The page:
I wanted to go into THE DISAPPOINTMENT’S ROOM with hopes that I wouldn’t be disappointed (pun intended) but unfortunately that wasn’t the case.  It’s not that I had high hopes per say, but I was so enthralled with what a disappointment room was all about that I was hoping the film would capitalize on that.  However, the overall experience was dull and unimaginative and a loss opportunity on a subject matter that is quite unsettling.

THE DISAPPOINTMENT’S ROOM is directed by D.J. Caruso (DISTURBIA) and written by Caruso and Wentworth miller (yes, that Wentworth Miller).  The film stars Kate Beckinsale, Mel Raido, Lucas Till, Duncan Joiner and Gerald McRaney and centers around a mother (Beckinsale) and son (Joiner) who unlock a mysterious room in the attic that holds a terrifying sercret.  When I first heard of this movie, I didn’t even know that a disappointment room was a thing.  From what I have gathered, they were rooms designed in the 1800’s where children were placed from society if they suffered from a birth defect or mental retardation.  It was in these rooms that parents would hid their “secrets” (aka children) for fear of embarrassment or shame.  A lot of time these children didn’t live long and were treated awful.  In and of itself, this is a great plot for a horror film, and one that could have gone down a disturbing rabbit hole had it been given the right direction and a stronger cast.

To start things off, let’s talk about the acting.  Kate Beckinsale is known in the horror genre for her role Selene in the UNDERWORLD films, so I was hoping that she would be able to pull of her character, Dana, in this film.  Clearly, this would not be the case.  Not only was she boring and uninterested, but it was incredibly hard to feel for her character.  I never once thought she was in danger and as the film went on, I realized my interest in her character was non-existent.  What really irked me though was that her character was supposed to be an architect and yet she didn’t even seem to show any inclination of what an architect is really supposed to do. Sure she sprouted out a few choice words that sounded fancy, but as someone who works with architects and is an interior designer, it was abundantly clear she had no idea what she was talking about.  The only person in this film that was a saving grace was Mel Raido, who plays Dana’s husband, David.  He was at least some comic relief and the only character that I felt was well-rounded and believable.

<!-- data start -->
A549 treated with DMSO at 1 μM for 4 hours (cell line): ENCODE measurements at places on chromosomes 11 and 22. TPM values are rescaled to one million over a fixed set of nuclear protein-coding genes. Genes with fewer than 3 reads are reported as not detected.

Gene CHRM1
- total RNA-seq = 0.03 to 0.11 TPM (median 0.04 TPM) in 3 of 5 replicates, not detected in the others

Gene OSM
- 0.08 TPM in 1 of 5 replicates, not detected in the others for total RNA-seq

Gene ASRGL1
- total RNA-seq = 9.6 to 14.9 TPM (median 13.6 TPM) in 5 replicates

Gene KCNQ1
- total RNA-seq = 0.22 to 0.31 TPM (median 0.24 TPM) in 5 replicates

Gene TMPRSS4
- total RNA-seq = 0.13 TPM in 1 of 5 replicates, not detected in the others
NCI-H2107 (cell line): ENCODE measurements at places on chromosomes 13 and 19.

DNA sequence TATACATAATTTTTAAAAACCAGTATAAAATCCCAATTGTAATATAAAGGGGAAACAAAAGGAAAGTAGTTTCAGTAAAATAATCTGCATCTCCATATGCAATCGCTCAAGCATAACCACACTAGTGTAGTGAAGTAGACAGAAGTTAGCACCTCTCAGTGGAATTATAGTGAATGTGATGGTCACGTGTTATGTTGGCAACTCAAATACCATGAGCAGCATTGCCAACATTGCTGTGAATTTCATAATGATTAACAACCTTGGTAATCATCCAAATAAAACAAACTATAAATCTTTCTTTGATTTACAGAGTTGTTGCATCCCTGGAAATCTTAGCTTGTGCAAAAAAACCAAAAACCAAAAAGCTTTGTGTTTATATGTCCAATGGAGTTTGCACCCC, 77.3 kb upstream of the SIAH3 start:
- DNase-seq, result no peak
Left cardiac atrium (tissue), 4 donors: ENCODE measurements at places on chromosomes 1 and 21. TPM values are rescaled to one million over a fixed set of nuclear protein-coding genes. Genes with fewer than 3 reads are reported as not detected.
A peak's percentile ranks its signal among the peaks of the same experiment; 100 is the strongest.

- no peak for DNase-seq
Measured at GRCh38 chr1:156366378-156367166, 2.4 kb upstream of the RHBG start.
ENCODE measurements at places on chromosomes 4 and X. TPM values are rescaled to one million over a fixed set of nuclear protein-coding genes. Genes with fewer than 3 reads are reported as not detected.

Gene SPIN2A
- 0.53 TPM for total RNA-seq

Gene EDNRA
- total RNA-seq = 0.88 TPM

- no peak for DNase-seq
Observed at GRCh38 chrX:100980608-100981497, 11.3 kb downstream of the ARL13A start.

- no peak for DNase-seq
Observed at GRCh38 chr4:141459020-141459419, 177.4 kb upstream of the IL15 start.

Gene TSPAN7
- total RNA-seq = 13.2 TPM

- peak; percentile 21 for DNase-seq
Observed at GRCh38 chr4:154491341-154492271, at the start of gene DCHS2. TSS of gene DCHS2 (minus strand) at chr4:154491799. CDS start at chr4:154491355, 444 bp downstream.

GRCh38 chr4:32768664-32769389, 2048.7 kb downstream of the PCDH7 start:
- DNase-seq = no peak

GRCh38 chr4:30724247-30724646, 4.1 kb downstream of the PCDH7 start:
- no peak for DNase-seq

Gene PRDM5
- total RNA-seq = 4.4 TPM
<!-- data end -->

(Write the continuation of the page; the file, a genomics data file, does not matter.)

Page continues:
One of the most important things when making a horror film is making sure there is quality scares.  This is something that doesn’t happen as often as I would like, but it’s an important aspect to a horror film.  THE DISAPPOINTMENT’S ROOM had barely any meat to it’s bones when it came to quality scares.  Every scare was perfectly attuned to a musical cue and there was no sense of dread or foreboding.  For a film that had such a great concept, they could have done so much in terms of an overall feeling of creepinenss and yet there was nothing. I’m not trying to be harsh on purpose, I actually hate writing negative reviews, but if you are going to make a horror film you need to get your scares down.  I find it incredibly lazy when films solely rely on music to scare the audience, your viewers are smarter than that and it doesn’t take too much to come up with creative ways to scare your audience.  In terms of violence and gore, I can’t really think of any that were interesting.  Just like with the scares, there was nothing that stood out to me as being unique or different with the kills.  Having just watched this film a few days ago, I literally can’t think of any deaths that happened and I know there must have been one or two; so as you can see, it was quite forgettable.

Overall, I’m not really sure what happened with this movie.  I’m a bit disappointed (pun was not intended this time) in director D.J. Caruso as I really enjoy a lot of his films, especially TAKING LIVES.  He has a talent for building quality suspense in his films but for some reason it just didn’t shine through in this one.  I wish I could recommend this film to people, but I honestly can’t.  There isn’t anything redeemable about it and in the end you are just left wondering why you wasted 92 minutes of your life.  If you have a chance to watch this film, don’t do it.  You’ll thank me in the end.

Shannon M.

THE DISAPPOINTMENT’S ROOM is now available on DVD and Digital HD

Shannon McGrew
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